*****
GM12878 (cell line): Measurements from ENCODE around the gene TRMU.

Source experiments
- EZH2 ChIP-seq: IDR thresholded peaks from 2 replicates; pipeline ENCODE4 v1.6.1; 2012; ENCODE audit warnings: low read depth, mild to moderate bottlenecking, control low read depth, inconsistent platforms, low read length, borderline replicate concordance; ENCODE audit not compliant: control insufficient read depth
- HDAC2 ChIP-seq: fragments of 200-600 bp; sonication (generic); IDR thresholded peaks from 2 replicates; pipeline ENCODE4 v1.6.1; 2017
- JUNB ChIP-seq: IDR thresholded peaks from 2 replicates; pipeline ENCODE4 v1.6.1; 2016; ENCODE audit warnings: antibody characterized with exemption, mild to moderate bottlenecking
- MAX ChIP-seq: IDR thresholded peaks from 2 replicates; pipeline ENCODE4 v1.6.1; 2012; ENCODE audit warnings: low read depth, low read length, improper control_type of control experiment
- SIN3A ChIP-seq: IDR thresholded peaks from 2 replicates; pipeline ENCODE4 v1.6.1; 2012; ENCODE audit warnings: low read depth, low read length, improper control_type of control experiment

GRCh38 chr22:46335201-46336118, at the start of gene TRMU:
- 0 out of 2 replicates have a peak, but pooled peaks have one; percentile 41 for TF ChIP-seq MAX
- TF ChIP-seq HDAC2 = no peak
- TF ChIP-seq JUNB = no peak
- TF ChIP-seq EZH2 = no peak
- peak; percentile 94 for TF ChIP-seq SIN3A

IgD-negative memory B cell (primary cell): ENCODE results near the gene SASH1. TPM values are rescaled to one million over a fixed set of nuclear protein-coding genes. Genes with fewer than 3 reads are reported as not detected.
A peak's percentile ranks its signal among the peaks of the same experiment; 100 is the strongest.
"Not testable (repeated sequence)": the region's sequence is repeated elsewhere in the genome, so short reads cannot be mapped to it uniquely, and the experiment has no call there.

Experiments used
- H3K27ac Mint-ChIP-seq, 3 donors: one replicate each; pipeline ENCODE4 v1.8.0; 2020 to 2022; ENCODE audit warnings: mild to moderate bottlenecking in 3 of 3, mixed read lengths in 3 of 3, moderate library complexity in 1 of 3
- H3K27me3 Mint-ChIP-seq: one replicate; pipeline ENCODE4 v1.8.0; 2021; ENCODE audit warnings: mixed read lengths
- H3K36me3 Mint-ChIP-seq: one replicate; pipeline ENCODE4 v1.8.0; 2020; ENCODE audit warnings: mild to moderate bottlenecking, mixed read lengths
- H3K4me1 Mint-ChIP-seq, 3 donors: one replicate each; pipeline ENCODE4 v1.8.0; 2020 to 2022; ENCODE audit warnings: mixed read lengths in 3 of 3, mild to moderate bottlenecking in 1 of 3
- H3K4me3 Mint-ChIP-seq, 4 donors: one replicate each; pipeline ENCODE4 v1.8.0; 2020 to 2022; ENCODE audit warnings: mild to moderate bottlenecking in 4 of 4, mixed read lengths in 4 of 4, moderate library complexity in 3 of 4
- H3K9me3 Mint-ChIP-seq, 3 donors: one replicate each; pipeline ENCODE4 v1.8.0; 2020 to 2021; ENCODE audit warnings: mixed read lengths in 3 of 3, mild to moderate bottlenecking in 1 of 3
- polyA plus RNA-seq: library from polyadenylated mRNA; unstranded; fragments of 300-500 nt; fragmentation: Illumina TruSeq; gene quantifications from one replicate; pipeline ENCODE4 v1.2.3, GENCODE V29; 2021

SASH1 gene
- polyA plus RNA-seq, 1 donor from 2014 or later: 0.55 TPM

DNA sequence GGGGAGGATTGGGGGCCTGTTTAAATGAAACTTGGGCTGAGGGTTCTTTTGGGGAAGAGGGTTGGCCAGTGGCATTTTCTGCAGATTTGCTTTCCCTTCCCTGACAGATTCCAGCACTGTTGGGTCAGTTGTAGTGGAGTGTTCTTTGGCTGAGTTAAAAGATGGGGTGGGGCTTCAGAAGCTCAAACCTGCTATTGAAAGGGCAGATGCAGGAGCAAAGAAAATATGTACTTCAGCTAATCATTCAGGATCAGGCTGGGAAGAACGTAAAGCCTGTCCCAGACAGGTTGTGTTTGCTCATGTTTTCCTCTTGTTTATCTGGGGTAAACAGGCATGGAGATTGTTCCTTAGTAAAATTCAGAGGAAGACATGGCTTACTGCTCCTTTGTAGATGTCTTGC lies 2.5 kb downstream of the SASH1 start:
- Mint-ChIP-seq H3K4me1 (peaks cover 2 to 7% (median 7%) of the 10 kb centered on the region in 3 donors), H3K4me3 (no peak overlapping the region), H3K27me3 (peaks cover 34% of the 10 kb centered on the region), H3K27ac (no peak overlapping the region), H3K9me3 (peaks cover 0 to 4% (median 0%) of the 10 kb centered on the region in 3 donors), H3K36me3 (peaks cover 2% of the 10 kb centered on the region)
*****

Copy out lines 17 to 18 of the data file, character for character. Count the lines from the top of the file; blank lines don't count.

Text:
Experiments used
- H3K27ac Mint-ChIP-seq, 3 donors: one replicate each; pipeline ENCODE4 v1.8.0; 2020 to 2022; ENCODE audit warnings: mild to moderate bottlenecking in 3 of 3, mixed read lengths in 3 of 3, moderate library complexity in 1 of 3